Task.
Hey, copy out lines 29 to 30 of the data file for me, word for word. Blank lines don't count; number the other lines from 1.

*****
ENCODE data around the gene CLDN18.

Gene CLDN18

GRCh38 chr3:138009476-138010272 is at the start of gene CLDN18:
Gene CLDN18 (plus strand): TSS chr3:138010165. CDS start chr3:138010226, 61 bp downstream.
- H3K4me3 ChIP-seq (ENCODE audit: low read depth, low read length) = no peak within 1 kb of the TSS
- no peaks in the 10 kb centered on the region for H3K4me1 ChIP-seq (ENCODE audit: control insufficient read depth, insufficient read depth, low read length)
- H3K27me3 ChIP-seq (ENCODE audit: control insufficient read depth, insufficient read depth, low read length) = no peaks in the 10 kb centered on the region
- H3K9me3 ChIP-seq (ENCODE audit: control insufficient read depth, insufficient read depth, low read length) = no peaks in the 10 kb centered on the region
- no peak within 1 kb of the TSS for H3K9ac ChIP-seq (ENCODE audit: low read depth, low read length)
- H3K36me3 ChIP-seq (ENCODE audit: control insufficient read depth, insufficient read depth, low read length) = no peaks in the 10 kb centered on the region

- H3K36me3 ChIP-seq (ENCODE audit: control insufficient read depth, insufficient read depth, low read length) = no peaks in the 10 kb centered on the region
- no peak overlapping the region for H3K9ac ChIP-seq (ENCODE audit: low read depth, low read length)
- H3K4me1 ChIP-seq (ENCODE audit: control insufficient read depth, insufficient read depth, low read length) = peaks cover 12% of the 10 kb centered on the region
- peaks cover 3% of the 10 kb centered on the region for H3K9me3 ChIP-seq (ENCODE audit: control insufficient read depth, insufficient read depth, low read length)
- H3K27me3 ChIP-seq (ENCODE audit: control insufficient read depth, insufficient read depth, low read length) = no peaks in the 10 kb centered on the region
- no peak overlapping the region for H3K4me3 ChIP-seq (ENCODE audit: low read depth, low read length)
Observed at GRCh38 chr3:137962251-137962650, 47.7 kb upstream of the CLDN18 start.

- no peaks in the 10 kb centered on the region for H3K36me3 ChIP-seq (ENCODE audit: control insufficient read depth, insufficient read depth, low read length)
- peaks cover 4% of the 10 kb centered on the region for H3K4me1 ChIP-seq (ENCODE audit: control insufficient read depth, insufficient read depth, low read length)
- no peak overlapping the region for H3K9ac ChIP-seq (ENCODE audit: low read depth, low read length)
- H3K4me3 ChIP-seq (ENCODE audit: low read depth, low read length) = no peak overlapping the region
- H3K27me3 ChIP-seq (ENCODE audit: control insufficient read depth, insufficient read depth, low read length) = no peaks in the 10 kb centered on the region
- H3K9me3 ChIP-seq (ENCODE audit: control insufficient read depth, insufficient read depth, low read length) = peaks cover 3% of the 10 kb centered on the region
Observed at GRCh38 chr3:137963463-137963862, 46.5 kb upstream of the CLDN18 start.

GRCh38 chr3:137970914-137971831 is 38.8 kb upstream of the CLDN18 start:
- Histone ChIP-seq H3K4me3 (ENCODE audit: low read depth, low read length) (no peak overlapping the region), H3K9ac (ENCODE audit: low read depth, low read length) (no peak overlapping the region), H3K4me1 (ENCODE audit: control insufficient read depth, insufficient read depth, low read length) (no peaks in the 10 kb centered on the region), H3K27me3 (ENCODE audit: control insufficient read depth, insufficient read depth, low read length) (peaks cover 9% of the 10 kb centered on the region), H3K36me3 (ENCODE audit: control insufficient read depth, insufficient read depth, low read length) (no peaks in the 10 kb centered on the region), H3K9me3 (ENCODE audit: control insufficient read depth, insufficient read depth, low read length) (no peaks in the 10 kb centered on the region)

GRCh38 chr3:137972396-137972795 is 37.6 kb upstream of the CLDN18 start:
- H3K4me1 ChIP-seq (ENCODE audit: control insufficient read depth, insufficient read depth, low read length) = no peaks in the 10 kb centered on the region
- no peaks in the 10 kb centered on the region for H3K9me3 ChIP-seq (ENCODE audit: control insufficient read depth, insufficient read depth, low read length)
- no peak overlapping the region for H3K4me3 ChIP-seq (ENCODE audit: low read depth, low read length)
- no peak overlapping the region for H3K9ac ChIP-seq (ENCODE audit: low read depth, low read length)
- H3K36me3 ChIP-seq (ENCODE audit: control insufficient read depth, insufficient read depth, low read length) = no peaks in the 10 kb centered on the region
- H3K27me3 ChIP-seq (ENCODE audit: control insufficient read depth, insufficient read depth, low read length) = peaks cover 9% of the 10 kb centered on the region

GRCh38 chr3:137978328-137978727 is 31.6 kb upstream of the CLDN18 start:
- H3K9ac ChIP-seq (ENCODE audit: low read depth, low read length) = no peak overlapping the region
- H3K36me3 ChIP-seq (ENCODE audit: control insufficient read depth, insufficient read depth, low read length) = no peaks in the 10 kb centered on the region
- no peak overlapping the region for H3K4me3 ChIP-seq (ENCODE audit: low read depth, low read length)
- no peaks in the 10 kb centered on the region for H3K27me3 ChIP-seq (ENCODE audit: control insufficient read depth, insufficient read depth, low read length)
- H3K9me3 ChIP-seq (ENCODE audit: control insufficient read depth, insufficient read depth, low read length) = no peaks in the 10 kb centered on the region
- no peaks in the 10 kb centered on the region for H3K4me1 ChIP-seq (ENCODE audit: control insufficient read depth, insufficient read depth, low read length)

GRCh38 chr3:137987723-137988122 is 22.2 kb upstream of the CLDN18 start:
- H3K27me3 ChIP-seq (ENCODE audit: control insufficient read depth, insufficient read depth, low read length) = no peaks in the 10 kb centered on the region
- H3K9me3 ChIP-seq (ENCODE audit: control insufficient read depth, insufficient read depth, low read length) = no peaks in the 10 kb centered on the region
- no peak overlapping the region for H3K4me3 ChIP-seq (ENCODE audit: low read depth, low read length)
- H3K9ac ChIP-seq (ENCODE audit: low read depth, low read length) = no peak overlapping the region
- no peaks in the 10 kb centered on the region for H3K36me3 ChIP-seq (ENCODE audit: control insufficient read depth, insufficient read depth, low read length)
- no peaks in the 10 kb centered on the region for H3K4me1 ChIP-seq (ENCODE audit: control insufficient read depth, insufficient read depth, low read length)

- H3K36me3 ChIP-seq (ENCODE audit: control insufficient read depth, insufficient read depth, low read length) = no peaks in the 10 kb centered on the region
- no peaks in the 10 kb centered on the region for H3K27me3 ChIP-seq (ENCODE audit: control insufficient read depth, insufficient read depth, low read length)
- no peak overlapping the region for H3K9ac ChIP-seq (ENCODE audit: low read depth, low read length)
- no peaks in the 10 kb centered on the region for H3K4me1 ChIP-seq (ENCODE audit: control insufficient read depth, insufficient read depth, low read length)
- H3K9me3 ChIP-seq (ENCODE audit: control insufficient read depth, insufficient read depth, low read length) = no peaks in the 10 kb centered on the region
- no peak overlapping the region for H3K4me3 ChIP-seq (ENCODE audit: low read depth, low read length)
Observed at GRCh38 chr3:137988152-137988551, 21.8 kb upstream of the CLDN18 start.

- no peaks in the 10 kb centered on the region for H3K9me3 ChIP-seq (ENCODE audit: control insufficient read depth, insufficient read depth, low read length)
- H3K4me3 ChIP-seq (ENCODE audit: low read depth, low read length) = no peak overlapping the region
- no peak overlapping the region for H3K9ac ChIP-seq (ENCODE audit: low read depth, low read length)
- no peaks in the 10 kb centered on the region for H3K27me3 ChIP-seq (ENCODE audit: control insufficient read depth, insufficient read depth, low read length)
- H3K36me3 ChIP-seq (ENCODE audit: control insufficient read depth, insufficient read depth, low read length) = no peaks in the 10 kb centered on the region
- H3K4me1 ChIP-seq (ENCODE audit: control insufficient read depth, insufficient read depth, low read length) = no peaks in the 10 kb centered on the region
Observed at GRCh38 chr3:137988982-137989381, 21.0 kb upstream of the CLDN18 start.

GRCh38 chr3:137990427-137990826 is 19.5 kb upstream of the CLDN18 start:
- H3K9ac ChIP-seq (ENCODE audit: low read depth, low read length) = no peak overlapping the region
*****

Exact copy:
- no peaks in the 10 kb centered on the region for H3K9me3 ChIP-seq (ENCODE audit: control insufficient read depth, insufficient read depth, low read length)
- no peak overlapping the region for H3K4me3 ChIP-seq (ENCODE audit: low read depth, low read length)